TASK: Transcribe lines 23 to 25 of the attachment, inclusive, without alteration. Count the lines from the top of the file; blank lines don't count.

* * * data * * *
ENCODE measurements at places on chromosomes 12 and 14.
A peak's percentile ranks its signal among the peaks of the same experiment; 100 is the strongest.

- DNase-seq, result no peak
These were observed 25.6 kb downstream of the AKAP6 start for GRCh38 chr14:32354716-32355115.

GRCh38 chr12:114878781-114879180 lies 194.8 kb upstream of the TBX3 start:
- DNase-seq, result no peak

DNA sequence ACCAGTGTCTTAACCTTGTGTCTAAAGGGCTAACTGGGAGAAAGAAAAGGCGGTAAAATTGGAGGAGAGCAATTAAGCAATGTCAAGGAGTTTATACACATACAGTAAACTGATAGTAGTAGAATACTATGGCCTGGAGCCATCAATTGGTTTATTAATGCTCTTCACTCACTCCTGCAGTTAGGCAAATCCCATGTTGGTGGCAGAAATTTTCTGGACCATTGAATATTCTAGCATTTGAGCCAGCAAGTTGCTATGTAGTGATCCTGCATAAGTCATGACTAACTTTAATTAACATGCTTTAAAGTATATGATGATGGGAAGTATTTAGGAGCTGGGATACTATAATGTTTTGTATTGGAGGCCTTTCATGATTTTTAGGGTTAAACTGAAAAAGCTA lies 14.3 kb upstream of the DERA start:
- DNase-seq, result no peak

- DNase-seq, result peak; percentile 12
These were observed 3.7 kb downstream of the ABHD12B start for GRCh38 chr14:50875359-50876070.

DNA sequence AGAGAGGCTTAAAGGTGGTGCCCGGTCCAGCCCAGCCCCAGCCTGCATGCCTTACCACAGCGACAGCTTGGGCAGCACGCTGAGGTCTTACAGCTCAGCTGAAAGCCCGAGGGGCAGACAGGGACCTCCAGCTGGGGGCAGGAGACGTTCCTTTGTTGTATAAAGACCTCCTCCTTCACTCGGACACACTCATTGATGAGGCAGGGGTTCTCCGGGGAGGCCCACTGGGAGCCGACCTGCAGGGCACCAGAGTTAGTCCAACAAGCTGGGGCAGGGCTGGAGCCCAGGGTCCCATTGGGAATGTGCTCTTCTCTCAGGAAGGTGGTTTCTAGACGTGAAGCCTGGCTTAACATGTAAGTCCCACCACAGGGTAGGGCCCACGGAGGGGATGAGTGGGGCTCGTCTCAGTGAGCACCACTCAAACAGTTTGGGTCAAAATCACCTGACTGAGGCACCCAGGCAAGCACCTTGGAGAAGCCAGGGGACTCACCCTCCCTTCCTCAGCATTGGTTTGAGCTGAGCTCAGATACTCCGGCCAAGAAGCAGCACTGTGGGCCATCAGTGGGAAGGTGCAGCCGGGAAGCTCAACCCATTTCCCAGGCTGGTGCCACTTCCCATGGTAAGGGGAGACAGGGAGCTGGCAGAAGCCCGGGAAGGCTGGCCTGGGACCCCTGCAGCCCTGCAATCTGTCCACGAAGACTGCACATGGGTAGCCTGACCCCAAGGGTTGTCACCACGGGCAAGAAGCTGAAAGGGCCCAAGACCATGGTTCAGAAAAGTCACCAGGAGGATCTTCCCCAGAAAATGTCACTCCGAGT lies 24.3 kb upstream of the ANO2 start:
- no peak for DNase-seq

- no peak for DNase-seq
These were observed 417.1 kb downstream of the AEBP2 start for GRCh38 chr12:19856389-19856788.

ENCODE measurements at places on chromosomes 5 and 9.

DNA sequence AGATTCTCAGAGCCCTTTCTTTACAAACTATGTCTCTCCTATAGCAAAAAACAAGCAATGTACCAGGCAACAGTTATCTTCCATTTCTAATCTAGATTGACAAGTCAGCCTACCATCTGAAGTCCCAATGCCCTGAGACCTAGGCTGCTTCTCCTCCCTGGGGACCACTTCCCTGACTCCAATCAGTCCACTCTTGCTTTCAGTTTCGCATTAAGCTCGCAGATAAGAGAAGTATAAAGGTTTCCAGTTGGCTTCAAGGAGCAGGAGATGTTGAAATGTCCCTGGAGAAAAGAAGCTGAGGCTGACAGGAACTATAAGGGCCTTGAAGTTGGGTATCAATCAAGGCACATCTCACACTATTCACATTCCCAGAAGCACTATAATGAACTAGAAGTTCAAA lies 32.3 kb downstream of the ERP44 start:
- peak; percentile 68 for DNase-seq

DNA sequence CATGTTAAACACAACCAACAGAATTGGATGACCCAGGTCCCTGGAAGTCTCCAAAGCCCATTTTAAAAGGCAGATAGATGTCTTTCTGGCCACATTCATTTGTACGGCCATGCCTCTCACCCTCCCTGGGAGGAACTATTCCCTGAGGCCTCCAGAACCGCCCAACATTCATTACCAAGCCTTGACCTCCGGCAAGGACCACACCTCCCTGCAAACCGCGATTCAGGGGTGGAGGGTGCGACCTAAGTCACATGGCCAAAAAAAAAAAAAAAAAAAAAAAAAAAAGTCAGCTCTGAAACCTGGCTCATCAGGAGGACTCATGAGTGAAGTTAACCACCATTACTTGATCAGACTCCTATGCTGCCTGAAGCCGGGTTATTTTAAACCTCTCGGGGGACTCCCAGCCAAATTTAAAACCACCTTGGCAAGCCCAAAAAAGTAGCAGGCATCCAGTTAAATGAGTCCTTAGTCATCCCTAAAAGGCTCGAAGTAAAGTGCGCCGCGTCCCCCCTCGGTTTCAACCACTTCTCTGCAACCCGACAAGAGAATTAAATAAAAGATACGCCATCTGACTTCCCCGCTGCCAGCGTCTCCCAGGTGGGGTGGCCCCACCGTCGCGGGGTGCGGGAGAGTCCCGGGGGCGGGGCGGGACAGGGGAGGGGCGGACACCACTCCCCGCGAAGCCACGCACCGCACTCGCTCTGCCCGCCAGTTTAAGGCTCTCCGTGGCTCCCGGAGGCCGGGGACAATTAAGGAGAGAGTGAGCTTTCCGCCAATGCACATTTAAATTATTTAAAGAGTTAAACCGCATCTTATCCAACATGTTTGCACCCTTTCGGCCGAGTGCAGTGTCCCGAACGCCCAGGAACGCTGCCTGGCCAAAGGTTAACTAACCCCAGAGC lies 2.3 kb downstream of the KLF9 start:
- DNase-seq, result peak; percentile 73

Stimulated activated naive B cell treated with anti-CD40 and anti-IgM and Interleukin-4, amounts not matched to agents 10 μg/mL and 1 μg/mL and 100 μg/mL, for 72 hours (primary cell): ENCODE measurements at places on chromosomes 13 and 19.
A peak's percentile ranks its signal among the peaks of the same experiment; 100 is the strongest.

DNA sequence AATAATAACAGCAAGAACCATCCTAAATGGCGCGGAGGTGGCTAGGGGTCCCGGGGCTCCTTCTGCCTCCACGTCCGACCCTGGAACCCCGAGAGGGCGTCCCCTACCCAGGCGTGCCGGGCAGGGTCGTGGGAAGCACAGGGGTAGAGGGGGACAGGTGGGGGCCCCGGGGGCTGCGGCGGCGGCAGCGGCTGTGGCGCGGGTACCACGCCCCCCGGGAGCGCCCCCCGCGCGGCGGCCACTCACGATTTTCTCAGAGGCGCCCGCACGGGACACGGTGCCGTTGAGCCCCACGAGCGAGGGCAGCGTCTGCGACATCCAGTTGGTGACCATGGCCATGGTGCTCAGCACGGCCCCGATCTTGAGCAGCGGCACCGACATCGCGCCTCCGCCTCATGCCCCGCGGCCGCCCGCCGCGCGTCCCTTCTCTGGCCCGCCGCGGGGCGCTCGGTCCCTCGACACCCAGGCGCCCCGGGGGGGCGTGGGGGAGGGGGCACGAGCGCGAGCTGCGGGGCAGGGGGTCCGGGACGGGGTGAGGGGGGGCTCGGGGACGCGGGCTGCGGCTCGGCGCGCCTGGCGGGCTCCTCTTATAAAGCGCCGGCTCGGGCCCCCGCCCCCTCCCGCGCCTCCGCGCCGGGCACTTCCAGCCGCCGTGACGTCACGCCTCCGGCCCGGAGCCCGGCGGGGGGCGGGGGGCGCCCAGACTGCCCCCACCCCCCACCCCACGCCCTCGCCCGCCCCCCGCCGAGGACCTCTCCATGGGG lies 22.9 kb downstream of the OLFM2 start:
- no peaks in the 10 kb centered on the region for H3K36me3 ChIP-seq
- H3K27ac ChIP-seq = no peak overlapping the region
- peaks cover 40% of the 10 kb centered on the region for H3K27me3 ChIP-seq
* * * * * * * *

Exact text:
- no peaks in the 10 kb centered on the region for H3K36me3 ChIP-seq
- H3K27ac ChIP-seq = no peak overlapping the region
- peaks cover 40% of the 10 kb centered on the region for H3K27me3 ChIP-seq